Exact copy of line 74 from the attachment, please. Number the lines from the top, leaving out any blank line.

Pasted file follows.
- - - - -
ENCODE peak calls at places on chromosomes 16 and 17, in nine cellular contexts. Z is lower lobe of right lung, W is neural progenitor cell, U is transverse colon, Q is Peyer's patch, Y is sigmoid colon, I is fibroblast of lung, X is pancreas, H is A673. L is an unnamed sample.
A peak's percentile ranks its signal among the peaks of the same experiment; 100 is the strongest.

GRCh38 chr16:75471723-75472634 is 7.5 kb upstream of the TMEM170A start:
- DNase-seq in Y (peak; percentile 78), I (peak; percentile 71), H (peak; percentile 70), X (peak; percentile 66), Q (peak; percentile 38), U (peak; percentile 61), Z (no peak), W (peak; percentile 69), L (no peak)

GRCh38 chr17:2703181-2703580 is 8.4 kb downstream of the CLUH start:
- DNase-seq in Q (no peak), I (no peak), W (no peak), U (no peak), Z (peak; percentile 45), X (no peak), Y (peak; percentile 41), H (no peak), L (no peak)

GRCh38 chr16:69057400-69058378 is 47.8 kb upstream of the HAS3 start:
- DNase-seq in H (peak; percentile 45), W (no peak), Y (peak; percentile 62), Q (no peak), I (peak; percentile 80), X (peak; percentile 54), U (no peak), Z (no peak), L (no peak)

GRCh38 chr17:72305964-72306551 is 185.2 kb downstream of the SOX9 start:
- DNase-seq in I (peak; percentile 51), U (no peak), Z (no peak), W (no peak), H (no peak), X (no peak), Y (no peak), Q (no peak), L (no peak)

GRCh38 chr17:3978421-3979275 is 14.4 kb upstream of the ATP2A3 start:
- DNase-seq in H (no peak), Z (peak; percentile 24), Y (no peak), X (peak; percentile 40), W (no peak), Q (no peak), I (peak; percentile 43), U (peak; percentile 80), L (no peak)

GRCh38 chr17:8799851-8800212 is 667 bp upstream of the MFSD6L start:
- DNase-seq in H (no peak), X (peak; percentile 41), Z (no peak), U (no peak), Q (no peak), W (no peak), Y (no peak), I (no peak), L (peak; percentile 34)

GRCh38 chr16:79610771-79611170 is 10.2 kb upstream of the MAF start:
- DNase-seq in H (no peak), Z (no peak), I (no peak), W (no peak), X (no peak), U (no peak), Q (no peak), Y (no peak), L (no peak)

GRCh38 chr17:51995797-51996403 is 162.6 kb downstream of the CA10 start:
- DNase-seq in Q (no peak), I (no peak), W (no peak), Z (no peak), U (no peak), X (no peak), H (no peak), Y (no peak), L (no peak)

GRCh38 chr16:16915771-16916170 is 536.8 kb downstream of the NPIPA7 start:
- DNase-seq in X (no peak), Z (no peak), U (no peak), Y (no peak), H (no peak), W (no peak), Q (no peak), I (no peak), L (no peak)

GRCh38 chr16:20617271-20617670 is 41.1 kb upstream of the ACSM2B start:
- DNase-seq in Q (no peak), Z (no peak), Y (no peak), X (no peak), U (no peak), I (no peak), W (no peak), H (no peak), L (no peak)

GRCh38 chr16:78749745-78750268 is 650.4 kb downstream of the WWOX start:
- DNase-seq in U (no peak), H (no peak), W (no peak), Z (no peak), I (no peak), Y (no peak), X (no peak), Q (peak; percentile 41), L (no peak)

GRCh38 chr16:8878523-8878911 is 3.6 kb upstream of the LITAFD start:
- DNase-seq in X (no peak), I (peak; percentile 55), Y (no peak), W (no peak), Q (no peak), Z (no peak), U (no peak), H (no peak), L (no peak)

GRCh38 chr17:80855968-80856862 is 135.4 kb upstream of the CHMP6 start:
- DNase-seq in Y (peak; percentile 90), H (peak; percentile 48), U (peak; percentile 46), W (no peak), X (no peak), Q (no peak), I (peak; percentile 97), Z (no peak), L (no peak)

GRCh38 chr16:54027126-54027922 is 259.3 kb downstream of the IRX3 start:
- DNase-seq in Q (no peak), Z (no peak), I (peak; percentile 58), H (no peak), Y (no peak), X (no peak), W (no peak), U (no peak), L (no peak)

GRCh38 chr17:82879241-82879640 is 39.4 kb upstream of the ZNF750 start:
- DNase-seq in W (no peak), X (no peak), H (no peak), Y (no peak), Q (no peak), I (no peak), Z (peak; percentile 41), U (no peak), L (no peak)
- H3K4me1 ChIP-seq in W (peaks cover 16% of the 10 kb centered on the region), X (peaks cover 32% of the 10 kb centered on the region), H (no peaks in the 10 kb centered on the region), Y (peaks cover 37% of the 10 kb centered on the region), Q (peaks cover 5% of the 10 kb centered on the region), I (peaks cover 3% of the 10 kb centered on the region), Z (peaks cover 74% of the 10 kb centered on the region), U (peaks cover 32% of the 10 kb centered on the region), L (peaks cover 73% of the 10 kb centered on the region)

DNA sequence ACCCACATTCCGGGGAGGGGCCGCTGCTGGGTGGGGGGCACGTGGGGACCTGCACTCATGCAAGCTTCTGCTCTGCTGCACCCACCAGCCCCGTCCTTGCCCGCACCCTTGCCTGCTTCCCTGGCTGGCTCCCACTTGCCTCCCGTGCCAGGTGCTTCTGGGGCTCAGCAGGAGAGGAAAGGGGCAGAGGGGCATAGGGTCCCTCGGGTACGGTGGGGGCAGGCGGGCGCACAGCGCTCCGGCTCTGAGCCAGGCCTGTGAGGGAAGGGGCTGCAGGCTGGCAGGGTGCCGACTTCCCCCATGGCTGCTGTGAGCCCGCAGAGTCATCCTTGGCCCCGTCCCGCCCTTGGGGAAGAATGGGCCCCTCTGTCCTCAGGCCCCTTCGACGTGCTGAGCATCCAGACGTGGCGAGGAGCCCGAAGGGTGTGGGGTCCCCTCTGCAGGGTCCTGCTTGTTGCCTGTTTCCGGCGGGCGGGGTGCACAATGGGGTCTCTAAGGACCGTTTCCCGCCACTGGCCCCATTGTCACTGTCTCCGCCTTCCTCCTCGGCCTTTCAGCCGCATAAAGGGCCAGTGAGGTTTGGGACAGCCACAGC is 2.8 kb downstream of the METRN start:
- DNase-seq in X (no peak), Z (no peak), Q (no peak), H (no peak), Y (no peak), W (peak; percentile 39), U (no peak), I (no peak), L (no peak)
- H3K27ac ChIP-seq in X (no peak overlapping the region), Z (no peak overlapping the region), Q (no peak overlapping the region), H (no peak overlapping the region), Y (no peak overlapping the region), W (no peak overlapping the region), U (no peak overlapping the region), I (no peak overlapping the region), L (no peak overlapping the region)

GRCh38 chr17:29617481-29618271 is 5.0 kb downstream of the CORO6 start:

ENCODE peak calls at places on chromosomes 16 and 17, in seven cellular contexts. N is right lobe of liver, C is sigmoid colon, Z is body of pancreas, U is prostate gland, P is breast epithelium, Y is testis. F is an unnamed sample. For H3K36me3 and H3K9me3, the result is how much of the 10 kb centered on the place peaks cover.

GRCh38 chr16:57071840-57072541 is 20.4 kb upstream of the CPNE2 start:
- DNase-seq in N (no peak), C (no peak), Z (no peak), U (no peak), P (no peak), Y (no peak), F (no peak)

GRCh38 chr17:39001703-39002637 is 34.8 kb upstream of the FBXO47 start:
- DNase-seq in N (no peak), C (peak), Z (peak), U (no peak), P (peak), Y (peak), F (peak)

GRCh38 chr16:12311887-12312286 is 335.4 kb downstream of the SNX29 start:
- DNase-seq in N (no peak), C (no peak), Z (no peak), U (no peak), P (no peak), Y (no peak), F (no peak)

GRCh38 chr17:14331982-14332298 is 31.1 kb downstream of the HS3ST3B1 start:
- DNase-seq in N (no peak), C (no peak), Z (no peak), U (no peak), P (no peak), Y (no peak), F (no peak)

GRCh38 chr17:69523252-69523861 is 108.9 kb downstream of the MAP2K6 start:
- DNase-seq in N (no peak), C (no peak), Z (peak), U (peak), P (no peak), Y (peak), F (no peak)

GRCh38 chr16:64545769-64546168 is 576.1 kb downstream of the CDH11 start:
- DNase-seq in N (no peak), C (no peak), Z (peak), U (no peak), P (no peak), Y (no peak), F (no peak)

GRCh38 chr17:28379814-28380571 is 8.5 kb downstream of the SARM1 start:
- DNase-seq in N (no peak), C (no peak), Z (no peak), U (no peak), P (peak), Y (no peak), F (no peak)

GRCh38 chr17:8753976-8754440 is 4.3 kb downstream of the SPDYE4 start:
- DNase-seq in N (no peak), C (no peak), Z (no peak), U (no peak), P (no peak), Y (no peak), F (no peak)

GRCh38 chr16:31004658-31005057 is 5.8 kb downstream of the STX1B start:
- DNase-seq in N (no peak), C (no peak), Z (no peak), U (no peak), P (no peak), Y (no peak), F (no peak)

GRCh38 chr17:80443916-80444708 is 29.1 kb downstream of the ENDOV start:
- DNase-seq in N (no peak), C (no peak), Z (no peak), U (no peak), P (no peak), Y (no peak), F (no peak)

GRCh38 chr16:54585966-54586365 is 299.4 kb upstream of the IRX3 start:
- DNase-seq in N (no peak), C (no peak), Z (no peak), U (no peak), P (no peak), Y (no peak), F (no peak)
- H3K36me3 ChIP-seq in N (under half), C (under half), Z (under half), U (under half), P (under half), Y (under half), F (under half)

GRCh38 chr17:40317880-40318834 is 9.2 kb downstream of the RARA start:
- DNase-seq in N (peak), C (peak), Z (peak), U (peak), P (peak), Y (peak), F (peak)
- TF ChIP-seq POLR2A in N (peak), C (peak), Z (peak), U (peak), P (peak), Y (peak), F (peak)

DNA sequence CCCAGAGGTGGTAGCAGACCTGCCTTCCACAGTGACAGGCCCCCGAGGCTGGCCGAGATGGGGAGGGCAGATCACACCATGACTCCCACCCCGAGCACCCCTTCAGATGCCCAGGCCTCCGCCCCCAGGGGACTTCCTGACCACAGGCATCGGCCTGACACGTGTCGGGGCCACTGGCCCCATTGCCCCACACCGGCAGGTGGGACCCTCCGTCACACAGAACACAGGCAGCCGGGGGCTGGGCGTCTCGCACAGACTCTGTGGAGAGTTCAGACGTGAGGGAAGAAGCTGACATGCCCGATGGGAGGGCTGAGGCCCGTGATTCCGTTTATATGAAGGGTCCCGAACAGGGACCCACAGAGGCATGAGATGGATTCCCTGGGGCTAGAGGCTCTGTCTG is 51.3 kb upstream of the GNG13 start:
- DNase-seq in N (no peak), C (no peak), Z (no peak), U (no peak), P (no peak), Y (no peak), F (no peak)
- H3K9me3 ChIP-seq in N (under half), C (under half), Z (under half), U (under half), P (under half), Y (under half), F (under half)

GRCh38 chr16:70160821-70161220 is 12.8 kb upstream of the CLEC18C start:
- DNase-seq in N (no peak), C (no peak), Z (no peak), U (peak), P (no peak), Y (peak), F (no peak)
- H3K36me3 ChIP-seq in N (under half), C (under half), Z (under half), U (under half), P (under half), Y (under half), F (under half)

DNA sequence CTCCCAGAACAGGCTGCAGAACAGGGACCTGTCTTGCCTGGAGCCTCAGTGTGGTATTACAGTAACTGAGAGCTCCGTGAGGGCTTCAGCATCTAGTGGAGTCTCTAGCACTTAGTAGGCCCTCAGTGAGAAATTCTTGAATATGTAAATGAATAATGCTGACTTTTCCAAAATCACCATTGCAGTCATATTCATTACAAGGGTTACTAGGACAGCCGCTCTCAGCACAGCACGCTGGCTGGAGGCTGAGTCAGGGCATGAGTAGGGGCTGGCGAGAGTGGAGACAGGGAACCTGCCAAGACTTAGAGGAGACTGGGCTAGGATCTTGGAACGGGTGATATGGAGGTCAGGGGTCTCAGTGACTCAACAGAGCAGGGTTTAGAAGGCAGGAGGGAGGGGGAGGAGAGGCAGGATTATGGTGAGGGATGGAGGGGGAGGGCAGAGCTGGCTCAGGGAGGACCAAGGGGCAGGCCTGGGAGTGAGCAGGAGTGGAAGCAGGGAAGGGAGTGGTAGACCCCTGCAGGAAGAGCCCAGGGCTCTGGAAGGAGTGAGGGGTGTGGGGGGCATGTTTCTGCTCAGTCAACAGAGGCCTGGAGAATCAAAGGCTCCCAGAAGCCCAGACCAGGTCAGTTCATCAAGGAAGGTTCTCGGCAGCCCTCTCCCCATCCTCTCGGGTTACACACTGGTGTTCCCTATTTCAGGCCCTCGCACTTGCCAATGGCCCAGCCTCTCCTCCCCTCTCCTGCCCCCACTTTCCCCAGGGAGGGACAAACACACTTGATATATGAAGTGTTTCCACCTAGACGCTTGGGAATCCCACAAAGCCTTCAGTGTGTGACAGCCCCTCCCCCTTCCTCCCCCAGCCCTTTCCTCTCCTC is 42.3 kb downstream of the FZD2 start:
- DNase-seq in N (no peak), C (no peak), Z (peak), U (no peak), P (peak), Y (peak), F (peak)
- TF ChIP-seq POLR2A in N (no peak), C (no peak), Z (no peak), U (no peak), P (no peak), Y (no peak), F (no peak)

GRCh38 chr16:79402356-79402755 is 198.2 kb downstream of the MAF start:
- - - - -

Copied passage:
GRCh38 chr16:79402356-79402755 is 198.2 kb downstream of the MAF start: